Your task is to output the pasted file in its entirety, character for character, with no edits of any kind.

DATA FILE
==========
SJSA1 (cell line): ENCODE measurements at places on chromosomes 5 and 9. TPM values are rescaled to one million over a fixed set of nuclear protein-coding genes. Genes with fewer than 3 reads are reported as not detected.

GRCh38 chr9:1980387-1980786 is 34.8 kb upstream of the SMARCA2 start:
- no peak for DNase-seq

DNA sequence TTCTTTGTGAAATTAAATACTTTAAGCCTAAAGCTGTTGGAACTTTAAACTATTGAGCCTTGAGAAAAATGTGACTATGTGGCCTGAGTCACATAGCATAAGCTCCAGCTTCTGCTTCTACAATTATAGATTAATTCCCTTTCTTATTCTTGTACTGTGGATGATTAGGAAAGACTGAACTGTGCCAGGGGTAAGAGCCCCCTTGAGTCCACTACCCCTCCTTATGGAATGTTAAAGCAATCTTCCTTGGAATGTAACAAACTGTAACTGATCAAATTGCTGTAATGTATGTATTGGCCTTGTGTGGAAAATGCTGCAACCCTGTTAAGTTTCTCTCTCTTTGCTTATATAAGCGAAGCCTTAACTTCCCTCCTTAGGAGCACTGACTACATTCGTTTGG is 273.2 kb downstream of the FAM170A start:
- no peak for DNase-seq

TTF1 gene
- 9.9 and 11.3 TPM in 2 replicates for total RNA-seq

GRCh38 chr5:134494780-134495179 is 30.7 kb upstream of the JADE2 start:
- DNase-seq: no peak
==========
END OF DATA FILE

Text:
SJSA1 (cell line): ENCODE measurements at places on chromosomes 5 and 9. TPM values are rescaled to one million over a fixed set of nuclear protein-coding genes. Genes with fewer than 3 reads are reported as not detected.

GRCh38 chr9:1980387-1980786 is 34.8 kb upstream of the SMARCA2 start:
- no peak for DNase-seq

DNA sequence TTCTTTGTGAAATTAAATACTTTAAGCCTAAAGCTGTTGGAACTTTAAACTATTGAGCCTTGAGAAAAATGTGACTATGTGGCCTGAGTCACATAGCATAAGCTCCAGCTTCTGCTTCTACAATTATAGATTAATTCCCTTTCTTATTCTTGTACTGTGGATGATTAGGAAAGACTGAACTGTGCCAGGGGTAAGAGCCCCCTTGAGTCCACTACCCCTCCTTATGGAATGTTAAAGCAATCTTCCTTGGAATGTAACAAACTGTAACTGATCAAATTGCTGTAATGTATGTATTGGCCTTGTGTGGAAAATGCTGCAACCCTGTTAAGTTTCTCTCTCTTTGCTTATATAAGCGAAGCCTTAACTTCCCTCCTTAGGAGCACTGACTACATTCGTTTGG is 273.2 kb downstream of the FAM170A start:
- no peak for DNase-seq

TTF1 gene
- 9.9 and 11.3 TPM in 2 replicates for total RNA-seq

GRCh38 chr5:134494780-134495179 is 30.7 kb upstream of the JADE2 start:
- DNase-seq: no peak